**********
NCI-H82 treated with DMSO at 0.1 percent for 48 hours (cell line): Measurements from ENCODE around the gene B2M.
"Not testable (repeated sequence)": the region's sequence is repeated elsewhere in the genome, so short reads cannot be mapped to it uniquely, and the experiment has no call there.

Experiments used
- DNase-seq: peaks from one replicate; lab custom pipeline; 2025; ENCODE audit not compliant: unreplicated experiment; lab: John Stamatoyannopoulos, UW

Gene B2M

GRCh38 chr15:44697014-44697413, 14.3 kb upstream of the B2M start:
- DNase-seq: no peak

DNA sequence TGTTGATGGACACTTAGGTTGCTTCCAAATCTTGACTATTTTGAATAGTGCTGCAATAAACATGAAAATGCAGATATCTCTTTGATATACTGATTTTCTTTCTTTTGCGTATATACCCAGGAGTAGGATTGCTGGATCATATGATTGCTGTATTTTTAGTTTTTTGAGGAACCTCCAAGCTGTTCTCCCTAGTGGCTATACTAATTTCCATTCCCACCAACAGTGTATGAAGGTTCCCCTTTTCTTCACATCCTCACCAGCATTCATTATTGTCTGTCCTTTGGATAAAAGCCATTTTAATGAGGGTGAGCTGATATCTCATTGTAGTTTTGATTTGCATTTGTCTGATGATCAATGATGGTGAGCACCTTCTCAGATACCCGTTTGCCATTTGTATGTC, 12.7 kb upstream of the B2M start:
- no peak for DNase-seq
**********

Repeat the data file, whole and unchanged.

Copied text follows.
NCI-H82 treated with DMSO at 0.1 percent for 48 hours (cell line): Measurements from ENCODE around the gene B2M.
"Not testable (repeated sequence)": the region's sequence is repeated elsewhere in the genome, so short reads cannot be mapped to it uniquely, and the experiment has no call there.

Experiments used
- DNase-seq: peaks from one replicate; lab custom pipeline; 2025; ENCODE audit not compliant: unreplicated experiment; lab: John Stamatoyannopoulos, UW

Gene B2M

GRCh38 chr15:44697014-44697413, 14.3 kb upstream of the B2M start:
- DNase-seq: no peak

DNA sequence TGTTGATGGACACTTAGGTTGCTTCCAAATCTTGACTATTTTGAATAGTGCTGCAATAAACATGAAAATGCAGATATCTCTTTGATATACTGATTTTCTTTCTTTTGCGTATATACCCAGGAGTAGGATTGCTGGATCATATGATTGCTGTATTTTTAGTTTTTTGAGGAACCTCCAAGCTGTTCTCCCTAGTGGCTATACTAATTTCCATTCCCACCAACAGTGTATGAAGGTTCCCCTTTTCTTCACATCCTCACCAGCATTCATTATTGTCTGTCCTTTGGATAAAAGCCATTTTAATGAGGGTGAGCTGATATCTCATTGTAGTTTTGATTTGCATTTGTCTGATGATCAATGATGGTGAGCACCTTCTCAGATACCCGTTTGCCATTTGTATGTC, 12.7 kb upstream of the B2M start:
- no peak for DNase-seq